Please Garden Responsibly. Because What You Spray in Your Garden Doesn’t Stay in Your Garden

American Lady caterpillar on licorice plant. Photo: Courtesy Missouri Botanical Garden
Scores of their silky tents covered the licorice plant in the container on my porch. Inside the tents, something was gobbling up the leaves faster than I could pick them off. The plant must have been infested when I bought it.

As I reached for my organic insecticide, I thought, “Wait, you don’t know what kind of caterpillars these are!” I recalled an article on pest management by a friend who cautioned:
“Sometimes, the best treatment is no treatment at all.”

It took the better part of the afternoon for me to identify the miniature mowing machines. In the meantime, half of them had started dropping from their perches and wriggling off into the underbrush. I hoped I had made the right decision.

The licorice plant was devastated. But then I noticed that the caterpillars had not eaten the leaves all the way down to the stem. Possibly, secondary buds could sprout and still provide a silvery foil beneath my ‘Calypso’ geranium for the rest of the season.

It was an ugly few weeks, but eventually I saw tiny leaves emerging. With a little judicious pruning, no one would ever know what had happened.

There's a happy ending.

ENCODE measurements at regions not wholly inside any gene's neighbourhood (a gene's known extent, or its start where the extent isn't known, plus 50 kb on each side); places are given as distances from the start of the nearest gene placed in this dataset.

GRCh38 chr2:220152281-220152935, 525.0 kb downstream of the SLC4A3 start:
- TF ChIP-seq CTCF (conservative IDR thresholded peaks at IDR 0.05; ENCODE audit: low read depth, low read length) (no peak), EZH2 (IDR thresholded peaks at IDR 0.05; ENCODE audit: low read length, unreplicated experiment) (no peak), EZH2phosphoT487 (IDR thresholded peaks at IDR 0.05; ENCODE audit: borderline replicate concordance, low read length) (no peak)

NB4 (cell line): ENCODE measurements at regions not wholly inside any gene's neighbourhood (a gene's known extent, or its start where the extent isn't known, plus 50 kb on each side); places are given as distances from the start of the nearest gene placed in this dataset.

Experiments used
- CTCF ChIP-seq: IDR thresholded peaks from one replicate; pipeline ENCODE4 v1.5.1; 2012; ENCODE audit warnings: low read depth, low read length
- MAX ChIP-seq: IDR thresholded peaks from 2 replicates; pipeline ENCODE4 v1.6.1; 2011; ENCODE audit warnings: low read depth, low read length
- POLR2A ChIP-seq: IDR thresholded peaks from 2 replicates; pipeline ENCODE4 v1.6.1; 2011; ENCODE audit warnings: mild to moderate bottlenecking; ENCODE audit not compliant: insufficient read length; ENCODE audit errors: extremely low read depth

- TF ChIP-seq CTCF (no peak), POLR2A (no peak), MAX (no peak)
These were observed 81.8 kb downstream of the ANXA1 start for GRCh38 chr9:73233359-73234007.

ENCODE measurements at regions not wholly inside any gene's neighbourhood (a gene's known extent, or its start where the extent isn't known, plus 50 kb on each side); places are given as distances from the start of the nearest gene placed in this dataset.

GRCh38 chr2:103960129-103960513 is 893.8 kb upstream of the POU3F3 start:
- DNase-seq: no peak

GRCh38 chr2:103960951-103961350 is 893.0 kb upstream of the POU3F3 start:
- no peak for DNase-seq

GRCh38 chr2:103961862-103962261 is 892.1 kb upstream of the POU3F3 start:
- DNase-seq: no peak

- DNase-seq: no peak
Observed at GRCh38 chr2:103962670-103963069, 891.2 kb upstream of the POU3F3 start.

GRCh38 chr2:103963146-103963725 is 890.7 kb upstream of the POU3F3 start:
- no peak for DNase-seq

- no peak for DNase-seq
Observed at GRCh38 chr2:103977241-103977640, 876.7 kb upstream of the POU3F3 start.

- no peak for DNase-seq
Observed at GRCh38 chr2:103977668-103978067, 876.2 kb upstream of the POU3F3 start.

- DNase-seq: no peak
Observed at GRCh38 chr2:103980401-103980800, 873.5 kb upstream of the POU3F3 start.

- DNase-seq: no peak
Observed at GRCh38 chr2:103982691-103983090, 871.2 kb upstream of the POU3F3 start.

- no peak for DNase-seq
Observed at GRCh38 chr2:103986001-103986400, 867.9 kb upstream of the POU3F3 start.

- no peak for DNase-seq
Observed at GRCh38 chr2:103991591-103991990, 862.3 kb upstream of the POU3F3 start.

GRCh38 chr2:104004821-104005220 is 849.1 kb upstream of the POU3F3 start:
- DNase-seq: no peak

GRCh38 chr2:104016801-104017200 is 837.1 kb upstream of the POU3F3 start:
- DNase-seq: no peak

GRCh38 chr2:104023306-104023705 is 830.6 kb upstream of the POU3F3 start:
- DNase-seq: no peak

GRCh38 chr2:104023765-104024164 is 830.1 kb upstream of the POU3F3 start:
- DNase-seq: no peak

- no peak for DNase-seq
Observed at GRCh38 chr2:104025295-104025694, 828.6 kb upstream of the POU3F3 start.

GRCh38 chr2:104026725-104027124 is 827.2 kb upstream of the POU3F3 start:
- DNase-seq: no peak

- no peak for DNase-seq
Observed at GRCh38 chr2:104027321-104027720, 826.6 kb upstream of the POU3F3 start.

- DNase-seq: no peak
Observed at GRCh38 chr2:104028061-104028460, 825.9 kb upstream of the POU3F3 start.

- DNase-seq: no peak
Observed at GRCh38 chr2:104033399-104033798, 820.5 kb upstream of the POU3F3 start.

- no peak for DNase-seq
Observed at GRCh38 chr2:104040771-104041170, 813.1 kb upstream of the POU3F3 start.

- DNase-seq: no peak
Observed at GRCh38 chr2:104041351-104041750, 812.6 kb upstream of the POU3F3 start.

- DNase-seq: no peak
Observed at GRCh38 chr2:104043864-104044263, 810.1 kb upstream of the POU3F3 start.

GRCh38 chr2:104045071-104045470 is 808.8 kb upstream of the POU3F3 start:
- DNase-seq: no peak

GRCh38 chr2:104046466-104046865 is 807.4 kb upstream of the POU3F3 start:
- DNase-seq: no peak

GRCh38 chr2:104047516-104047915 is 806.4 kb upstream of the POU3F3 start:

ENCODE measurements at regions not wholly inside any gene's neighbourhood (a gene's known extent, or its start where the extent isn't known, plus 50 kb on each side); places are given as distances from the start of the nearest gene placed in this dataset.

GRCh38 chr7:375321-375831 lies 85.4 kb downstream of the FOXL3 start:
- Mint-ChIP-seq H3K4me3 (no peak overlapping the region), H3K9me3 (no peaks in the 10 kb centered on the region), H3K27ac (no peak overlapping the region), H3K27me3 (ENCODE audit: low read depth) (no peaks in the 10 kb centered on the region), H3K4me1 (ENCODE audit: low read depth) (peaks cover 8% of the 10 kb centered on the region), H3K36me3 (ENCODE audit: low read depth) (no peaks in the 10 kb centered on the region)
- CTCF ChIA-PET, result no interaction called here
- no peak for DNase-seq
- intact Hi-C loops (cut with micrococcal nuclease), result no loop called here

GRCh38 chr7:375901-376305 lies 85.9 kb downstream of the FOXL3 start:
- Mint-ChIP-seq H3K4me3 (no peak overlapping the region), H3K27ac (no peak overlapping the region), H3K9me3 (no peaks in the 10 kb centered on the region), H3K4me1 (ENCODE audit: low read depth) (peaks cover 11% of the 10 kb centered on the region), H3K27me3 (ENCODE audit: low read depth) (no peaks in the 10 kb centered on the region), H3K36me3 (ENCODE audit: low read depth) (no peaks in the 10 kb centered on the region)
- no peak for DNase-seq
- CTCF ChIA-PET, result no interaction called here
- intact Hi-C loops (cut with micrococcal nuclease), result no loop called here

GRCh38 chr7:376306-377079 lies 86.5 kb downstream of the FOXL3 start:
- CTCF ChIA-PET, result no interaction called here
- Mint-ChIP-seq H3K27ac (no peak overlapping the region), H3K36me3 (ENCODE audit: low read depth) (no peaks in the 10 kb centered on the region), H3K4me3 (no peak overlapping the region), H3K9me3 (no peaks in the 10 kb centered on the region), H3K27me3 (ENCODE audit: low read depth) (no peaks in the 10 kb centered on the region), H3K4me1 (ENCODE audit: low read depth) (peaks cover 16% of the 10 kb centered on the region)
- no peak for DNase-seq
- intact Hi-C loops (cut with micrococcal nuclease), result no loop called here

American Painted Lady butterfly. Photo: Courtesy of Floridata
I’m not a butterfly expert, so it’s hard to say whether they were American Lady or Painted Lady caterpillars, but I suspect the latter, since we have a huge stand of ironweed, as well as many other native asters on our property. I’m sure many of those caterpillars ended up as food for nestlings. But eventually, some emerged from their hiding places to morph into glorious butterflies that fluttered around our garden for a week or so before heading off to parts unknown.

The moral to this story is that the long term rewards of sustainable gardening far outweigh any short term deviations from some imagined ideal: I didn’t have to kill anything, songbirds feasted on nutritious food, and the surviving butterflies went off to lay eggs to continue the circle of life. Caterpillars may represent the “ugly ducklings” of our gardens, but their butterflies delight us with their beauty and they both play a vital role in maintaining a healthy environment.

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